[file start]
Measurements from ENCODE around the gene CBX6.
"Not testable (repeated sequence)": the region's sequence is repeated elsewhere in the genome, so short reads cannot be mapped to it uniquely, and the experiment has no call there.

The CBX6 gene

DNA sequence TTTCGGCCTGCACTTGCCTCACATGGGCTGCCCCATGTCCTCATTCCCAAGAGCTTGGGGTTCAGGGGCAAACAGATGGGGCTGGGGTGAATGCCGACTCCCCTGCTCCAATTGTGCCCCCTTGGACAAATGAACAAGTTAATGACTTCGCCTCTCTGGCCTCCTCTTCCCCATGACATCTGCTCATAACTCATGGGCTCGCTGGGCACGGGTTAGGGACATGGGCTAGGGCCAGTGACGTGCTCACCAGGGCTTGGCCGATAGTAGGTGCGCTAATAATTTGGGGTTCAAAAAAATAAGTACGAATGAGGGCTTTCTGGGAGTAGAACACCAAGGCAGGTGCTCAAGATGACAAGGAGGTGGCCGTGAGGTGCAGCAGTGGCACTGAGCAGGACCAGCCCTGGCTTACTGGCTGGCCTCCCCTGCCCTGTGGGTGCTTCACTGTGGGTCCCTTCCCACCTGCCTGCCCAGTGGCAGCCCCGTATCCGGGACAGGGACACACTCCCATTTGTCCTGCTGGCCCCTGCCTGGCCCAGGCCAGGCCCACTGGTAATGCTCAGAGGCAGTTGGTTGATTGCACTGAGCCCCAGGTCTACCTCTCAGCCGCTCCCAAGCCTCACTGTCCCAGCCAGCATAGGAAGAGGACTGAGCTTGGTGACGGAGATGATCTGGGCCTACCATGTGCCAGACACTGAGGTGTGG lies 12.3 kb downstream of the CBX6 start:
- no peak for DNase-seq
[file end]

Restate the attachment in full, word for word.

Measurements from ENCODE around the gene CBX6.
"Not testable (repeated sequence)": the region's sequence is repeated elsewhere in the genome, so short reads cannot be mapped to it uniquely, and the experiment has no call there.

The CBX6 gene

DNA sequence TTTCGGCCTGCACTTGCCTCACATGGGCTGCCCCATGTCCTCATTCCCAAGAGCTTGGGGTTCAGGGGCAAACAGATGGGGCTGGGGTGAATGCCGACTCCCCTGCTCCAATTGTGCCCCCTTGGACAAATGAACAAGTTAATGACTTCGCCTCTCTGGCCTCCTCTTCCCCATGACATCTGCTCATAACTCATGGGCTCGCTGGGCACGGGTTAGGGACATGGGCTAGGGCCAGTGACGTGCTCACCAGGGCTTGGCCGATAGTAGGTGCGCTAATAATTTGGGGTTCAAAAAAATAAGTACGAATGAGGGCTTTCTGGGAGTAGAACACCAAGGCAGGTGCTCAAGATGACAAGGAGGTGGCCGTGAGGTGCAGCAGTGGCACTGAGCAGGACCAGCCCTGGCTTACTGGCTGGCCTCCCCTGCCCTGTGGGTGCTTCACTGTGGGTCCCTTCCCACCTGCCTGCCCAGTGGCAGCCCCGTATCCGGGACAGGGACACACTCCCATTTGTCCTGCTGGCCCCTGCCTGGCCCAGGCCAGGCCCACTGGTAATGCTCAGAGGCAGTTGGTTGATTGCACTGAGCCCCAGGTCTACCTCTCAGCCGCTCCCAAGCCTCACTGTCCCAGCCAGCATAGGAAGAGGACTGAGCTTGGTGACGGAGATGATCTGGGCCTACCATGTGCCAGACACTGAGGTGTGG lies 12.3 kb downstream of the CBX6 start:
- no peak for DNase-seq